I hate it clicking a link in one app on my iPhone opens a new app, and then getting back to the first app requires returning to the home screen and re-launching the first app.  OK, at some level this is a #firstworldproblems whine, but before I started using an Android device, I assumed this detail was a casualty of app-centered OS’s in general.

That was before I met Android’s system-wide Back button.

Android’s Back button (the left-pointing arrow on all screens, not any specific back button in a browser app), does one thing, but it does it in a way that helps the entire device feel more unified in a way iOS seems to completely misunderstand.

Take my earlier annoyance:  in Android, when you click on a link in one app that causes another app to open, you can use the Back button to simply go back to the previous app, as if they’re both, you know, part of the same operating system.

To me, this makes an Android device feel much more unified (even if this is more illusory than real).  Being able to move back through previous apps as you would through links in a browser adds a stronger sense of unity to user interface.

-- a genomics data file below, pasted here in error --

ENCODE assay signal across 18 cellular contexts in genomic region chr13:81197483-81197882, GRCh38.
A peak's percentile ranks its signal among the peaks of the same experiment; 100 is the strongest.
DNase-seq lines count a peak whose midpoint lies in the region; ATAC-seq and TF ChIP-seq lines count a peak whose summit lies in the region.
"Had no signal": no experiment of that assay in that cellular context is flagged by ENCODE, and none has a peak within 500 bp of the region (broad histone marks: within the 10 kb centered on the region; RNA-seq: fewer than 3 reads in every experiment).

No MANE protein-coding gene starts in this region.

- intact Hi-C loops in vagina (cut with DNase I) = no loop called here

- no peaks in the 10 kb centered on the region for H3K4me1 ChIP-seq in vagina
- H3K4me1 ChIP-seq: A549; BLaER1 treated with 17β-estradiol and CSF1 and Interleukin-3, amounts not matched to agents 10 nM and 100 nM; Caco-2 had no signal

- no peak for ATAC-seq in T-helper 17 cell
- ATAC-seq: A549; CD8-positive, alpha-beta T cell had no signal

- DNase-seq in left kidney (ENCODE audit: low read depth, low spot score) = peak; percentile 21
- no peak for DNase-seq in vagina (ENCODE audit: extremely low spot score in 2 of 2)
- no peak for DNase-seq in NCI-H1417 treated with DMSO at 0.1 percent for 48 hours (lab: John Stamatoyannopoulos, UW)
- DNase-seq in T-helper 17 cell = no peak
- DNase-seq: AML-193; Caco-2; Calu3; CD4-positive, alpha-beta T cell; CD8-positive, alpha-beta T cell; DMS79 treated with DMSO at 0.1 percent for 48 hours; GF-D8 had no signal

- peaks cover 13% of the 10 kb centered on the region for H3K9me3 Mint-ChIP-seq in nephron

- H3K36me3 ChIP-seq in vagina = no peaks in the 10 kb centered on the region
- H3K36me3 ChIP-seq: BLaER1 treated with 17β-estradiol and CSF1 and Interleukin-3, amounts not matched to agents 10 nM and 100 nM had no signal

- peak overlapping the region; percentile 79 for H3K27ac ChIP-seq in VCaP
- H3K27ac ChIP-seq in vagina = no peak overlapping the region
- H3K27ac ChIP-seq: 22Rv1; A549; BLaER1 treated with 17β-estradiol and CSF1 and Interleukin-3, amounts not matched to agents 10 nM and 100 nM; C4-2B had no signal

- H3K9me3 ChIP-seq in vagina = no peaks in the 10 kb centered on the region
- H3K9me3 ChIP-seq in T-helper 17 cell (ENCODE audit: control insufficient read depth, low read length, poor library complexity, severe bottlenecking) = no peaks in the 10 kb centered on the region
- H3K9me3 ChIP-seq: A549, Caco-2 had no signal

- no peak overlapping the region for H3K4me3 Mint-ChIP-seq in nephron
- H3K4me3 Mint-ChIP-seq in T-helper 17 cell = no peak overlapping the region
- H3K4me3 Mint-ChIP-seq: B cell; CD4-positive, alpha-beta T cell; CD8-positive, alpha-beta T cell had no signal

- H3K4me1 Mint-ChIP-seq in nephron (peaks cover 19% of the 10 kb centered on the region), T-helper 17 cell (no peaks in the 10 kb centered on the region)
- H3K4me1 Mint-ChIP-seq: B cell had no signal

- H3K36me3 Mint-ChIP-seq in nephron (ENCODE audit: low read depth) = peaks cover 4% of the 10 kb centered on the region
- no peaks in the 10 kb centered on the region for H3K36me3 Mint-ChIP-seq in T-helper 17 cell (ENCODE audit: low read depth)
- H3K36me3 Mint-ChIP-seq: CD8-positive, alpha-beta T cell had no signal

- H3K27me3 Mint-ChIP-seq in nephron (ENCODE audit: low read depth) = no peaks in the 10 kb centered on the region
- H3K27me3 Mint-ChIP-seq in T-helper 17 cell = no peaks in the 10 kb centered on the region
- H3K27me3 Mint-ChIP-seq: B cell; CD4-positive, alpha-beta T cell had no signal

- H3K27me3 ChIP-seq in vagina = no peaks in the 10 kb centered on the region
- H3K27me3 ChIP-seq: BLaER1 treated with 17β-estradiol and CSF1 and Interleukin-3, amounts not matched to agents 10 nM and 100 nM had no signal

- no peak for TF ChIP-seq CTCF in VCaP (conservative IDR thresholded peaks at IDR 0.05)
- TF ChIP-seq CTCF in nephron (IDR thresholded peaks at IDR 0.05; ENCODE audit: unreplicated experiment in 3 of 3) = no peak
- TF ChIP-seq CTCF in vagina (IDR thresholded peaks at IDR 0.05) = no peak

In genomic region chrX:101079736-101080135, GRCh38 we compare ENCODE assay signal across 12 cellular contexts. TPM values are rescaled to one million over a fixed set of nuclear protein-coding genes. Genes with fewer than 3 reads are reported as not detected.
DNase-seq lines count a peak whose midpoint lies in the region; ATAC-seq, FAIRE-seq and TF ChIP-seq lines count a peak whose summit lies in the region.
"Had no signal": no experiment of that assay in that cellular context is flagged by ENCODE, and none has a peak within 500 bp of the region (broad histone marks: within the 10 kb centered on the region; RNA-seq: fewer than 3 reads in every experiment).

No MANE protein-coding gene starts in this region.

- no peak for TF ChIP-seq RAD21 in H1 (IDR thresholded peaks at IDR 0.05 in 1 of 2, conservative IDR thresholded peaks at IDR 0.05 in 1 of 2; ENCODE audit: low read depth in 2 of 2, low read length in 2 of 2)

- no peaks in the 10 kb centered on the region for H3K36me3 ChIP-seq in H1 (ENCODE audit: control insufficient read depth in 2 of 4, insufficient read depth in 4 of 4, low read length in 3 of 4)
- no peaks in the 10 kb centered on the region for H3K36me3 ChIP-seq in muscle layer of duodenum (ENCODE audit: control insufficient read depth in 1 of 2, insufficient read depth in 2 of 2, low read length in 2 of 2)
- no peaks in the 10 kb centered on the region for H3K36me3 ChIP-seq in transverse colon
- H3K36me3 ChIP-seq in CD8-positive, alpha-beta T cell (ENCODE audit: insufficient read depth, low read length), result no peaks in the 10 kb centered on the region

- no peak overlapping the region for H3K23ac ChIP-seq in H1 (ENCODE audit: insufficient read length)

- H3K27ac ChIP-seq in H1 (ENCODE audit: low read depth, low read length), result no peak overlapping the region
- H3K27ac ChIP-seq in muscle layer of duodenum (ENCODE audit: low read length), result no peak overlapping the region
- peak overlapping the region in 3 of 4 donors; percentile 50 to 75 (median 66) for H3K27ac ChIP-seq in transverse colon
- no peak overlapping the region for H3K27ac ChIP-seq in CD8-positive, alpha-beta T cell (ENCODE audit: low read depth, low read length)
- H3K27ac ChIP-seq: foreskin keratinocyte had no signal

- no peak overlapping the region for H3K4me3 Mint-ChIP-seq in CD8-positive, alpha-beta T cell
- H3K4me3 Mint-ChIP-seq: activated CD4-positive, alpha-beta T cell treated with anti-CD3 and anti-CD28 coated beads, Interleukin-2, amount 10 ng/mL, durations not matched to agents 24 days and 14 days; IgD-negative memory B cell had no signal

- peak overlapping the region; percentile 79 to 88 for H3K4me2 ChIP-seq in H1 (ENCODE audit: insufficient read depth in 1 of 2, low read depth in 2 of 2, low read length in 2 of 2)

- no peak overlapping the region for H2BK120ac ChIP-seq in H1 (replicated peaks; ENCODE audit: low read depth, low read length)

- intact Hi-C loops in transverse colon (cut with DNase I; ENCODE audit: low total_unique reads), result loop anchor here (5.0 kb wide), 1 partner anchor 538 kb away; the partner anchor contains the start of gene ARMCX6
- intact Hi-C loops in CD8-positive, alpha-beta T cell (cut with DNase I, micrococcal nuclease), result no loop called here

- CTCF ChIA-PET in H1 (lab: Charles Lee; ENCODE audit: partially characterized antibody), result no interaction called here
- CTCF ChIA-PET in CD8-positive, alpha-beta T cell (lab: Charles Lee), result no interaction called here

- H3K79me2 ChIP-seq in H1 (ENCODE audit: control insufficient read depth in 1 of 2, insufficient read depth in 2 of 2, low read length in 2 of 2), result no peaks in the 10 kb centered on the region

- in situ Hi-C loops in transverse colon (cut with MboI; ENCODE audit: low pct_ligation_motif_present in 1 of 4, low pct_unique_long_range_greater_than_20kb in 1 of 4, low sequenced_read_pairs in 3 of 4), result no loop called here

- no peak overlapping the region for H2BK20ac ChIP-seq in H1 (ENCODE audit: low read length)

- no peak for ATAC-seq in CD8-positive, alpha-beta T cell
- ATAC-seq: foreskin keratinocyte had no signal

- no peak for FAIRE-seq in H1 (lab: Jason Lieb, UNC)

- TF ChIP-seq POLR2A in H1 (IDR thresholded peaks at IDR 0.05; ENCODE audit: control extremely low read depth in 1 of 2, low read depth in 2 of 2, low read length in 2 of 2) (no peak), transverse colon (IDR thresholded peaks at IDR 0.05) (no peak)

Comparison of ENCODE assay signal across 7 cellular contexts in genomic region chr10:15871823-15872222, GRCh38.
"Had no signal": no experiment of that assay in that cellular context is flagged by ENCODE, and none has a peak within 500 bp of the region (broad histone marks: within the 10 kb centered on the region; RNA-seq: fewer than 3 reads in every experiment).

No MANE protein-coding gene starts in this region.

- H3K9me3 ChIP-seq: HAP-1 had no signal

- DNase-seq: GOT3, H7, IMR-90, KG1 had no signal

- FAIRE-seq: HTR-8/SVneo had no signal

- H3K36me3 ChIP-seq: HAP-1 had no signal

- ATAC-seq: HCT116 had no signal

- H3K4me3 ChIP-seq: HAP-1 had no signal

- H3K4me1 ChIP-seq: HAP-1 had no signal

Now I know some android users don’t like the way this feature decides when to take you back to the previous app as opposed to taking you back to a previous moment within the current app.  And I would agree that this feature can be un-intuitive at times and as a consequence frustrating in a different way.

But I’m just pointing out here in a small way what folks like Lawrence Lessig and Ian Bogost have argued in much greater detail elsewhere, that choices you make in the coding of a system, tool, or device has rhetorical (and therefore cultural) significance to users that is non-trivial.  What you allow users to do, and how you allow them (or don’t) to do it, makes a big difference to how they understand what role the tool will play in their lives.  Apple usually does this incredibly well, but in the case of the illusion of unity throughout the OS, Android currently has them beat.